From March 23 to 25, 2023 in Beijing, the Center for International Security and Strategy of Tsinghua University (CISS) held the fifth International Forum on Security and Strategy with the theme of “A World at Crossroad: Re-engagement or Factionalism”. During which, China Forum of CISS had the honor to invite William Klein, former acting charge d'affaires of the U.S. Embassy in China, to do a podcast interview. William Klein shared his thoughts on the setbacks that China and the U.S. had experienced over the past few years, but also expressed optimism in the bilateral ties, saying that U.S. and China should engage more in every level to address thorny issues and expand common ground.
U.S. and China Should Engage More in Every Level.mp3
Jodie Wen: You were a senior diplomat in China-US relationship. And you served as the acting deputy chief embassy in Beijing during Trump's administration. After those years, I think China-US relationship has changed dramatically. So, how do you view the current problem? I mean between our two countries?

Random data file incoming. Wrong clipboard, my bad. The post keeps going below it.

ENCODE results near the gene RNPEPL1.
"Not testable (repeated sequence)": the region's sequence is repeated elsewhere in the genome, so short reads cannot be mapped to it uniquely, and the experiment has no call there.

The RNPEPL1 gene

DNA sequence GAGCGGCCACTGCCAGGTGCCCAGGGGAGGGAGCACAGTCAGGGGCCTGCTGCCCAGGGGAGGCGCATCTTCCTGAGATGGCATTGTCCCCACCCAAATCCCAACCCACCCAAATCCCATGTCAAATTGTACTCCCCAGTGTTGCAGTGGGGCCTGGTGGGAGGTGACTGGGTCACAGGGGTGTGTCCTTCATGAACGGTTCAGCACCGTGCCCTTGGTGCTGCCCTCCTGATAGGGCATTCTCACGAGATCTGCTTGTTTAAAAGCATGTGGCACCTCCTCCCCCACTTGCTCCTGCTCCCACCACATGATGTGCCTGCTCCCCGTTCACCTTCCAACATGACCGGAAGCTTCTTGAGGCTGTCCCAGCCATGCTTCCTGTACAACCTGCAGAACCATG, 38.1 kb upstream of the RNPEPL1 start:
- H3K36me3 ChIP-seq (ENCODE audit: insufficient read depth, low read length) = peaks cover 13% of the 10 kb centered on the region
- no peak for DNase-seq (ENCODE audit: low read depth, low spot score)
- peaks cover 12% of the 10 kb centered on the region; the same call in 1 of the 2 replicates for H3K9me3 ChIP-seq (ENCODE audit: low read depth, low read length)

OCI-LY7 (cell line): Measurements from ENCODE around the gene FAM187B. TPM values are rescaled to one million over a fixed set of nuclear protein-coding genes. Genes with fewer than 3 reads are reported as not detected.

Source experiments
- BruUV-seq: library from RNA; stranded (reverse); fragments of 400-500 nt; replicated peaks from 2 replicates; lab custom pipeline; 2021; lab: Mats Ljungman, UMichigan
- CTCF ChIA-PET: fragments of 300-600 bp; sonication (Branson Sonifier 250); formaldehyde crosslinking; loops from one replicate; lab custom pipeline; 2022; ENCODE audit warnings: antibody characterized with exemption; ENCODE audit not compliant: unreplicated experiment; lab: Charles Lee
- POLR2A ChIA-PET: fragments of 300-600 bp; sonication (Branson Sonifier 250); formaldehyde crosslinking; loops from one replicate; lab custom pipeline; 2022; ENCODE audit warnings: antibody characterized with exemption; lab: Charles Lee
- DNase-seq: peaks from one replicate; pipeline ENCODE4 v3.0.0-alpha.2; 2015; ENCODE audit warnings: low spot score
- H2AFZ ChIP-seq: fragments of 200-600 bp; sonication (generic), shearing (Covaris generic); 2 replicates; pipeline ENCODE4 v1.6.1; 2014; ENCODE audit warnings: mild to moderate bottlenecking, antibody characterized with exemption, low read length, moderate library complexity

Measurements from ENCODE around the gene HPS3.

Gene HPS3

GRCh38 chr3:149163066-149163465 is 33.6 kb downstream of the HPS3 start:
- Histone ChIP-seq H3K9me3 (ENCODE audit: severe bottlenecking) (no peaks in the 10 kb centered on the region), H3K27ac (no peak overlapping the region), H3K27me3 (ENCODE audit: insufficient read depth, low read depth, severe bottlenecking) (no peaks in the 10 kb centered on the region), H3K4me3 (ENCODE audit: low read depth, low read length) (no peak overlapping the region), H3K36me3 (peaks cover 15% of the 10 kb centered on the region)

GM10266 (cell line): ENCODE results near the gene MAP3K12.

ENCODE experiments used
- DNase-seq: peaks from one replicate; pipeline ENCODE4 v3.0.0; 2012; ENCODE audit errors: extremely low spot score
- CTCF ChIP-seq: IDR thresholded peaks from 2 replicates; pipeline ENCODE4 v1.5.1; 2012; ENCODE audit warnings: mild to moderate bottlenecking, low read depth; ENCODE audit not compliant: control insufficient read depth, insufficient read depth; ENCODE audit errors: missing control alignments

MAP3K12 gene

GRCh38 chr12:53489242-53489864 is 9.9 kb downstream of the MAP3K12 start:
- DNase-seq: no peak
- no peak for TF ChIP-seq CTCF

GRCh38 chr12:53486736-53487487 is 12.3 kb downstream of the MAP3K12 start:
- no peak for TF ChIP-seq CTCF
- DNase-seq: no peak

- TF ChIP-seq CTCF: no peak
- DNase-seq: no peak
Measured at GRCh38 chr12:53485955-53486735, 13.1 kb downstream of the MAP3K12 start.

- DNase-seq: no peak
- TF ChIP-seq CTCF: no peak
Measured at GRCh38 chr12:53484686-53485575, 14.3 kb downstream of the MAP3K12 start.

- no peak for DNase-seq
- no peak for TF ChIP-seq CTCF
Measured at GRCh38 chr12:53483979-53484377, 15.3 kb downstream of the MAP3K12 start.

William Klein: Yes, well, first of all, thank you very much for the kind invitation to speak with you today on your podcast. Indeed, I arrived in Beijing in the summer of 2016 during the last months of the Obama administration, and I departed from Beijing after the first 8 months of the Biden administration. So, I was at the heart of the relationship here in Beijing over this period of time. Yes, indeed we have seen how the relationship has become far more difficult. I think it's fair to say that today strategic competition and strategic distrust shape the U.S.-China relationship. I do predict that this is very structural, it has deep interests, deep causes. It has to do with our different histories. It has to do with different political systems. It has to do with different cultures, different perspectives on the world. It has to do with the two countries' relative power and the exercise of that relative power around the world. So overall, this strategic competition and this distrust is structural and I think that we have to be prepared that this will continue to frame the relationship moving forward. Having said that, I do know for a fact that both the American leadership and the Chinese leadership do not have an interest in allowing this strategic competition and this distrust to descend into conflict or confrontation. So, both sides, as we speak, are making an effort to manage that competition, to contain that distrust. So, it does not descend into the conflict that is in either side's interest. And I am optimistic that they will have the ability and certainly the wisdom to ensure that will happen. Jodie Wen: You are a little optimistic towards our bilateral relationship in future, actually. So, I think you know China very well. China has been developing rapidly in recent years. And right now, the ambassador Burns, he often shares photos on his social media about his travels around the country in China's high-speed railways. You have a long experience of working in China. So how do you see the development of China? William Klein: Indeed. The development here in China is quite impressive and quite dramatic. And also, the changes that I experienced in those 5 years were also quite dramatic and impressive. I remember when I lived in Beijing, almost every month a new underground railway line would be opened or underground station. I saw how various business models came and went, whether that was the rental bikes and whether that was the various ride hailing services, whether that was restaurants opening and becoming very popular and closing throughout Beijing. So, these changes and developments have been very dramatic and very dynamic. I think what this does show is that China is still very much in the process of growing, of modernizing on the economy, and I think looking forward that China will continue to be a growth story, as we say, in my business. Obviously, the challenges and the headwinds facing China are well known, whether that is a structural debt issue that China has to deal with, whether that is their challenges moving up to value added chain and perhaps escaping the middle income trap, whether that is the demographic challenges that China faces, or whether that the shadows cast by tensions in the U.S.-China relationship. But having said that, I think that if one understands those headwinds and risks, that one can be optimistic about China's future group growth trajectory. Jodie Wen: The world is concerned about how China will promote economic recovery and improve global governance. So, how do you see China's role in global issues? William Klein: First of all, there are many global challenges that cannot be solved or even addressed without China's proactive involvement and engagement. I think the best example is climate change, given the size of China's economy, given its role in producing greenhouse gasses. And given its resources, China will play a key leading role in our joint efforts to address climate change and to restrict future global warming below certain thresholds. Obviously, there are other global issues where China plays a key role, such as public health, whatever our various views are, the last epidemic, the future epidemics, if they're going to be controlled, and we can avoid what happens with Covid-19 that China has a very, very positive and constructive leadership role there to play. If we look at issues such as nonproliferation, the upholding of nuclear nonproliferation frameworks in the world. And if we look at our efforts to combat terrorism, combat money laundering, combat organized crime, obviously then China has a very, very important role there to play. So as the second largest economy in the world and the country with still, I believe, the largest population in the world. Obviously, China has a role to play, and obviously the global community has to welcome China's role and welcome China's leadership to cooperate in addressing these common global challenges. Jodie Wen: As a senior diplomat, you're familiar with the Taiwan issue between our two countries. In the face of China's clear positioning on the Taiwan issue, how will Washington act on the Taiwan issue? William Klein: So, every US administration, since the United States and China established diplomatic relations back in 1979, has adhered to the U.S. One-China policy. And the Biden administration has been very, very explicit repeatedly that it continues to adhere to the One-China policy and that its approach to the One-China policy has not changed. So that has not changed. Of course, as part of the US One-China policy, the United States recognizes the People's Republic as the one government of one China. At the same time, the United States has abiding commercial, economic, cultural, and people-to-people ties with the people on Taiwan. The United States also has a vital interest in ensuring that Taiwan's democracy, its respectful rule of law, and its unfettered access to the global community remains protected. Beyond that, the United States has a deep, deep interest in peaceful and stable Cross-Strait relations, and the United States will, moving forward, continue to adhere to its One-China policy. I am very confident of that. Irrespective of whether a Democratic or Republican administration is in power in Washington, it will continue to engage both Taiwan and Beijing with all of its efforts to ensure that the Cross-Strait relationship moving forward remains peaceful and stable. Jodie Wen: During your long time working in China, I think you had visited many places and interacted with the various communities. So, what do you think are the factors that currently hinder exchanges between our two countries? William Klein: Well, I think the biggest factor that has hindered exchanges and understanding, frankly, has been Covid, and has been the deep separations that our two peoples have experienced over the past several years, and the extremely limited ability for people to go back and forth. So thankfully, that is over. And people like myself are now able to come to China. And that is very, very important. And so most importantly, I think it is incumbent upon both governments to ensure that people to people exchanges can thrive. That means that both governments will do what they can to issue visas to travelers, whether those are business travelers, whether those are students, whether those are tourists in a timely manner, so that Americans and Chinese can continue to engage face to face, because one thing or several things, which the last 3 years and the separation through COVID that have taught us is that zoom calls are no replacement for face-to-face engagement. I've been here in Beijing now just for several days, but the quality of conversations that I’ve had in just a few days, it is far greater than hundreds of hours of zoom calls over the past year and a half since I left China. So that's the first thing. Secondly, both sides have to look long and hard about other actions they have taken that inhibit people-to-people ties, and inhibit our ability to understand each other. For example, I think two sides have to think about how they can strengthen student exchanges. As you know the United States welcomes some Chinese students to the United States, and you'll continue to do so moving forward. And I would hope that both sides would strengthen their endeavors there to improve those types of people-to-people conversations. So frankly, the most important thing we do is to meet face-to-face like we're doing right now and to have these types of conversations, because that's when we really start understanding each other. Jodie Wen: So just talk about this. And I want to ask you, how long has it been for your last visit to Beijing? William Klein: I departed Beijing in August of 2021 and I just returned. So, I was not here for about a year and a half. Jodie Wen: The last question I want to ask you is, how can more Americans get to know China better? Do you have any suggestion? William Klein: I have to say that I will not contest that statement, but I will have to say that also a lot of people in China really don't understand America. Right? But this is just a description of a fact, right? And it's not a value judgment at all. It's because we're very far away from each other. We are very different cultures. We have very different perspectives on many things. So, of course. Understanding each other is not always easy, but again, the best thing that we can do to understand each other is to engage more at every level. So, we should travel more and we should visit more. We should encourage our companies to do business together. Our two governments have to talk, in my view, more at all levels to address all of the issues that we have to identify and expand all of the common interests we have and to find ways to manage the issues that separate us. Jodie Wen: Yeah, thanks so much. William Klein: Thank you very much. It was my honor and pleasure.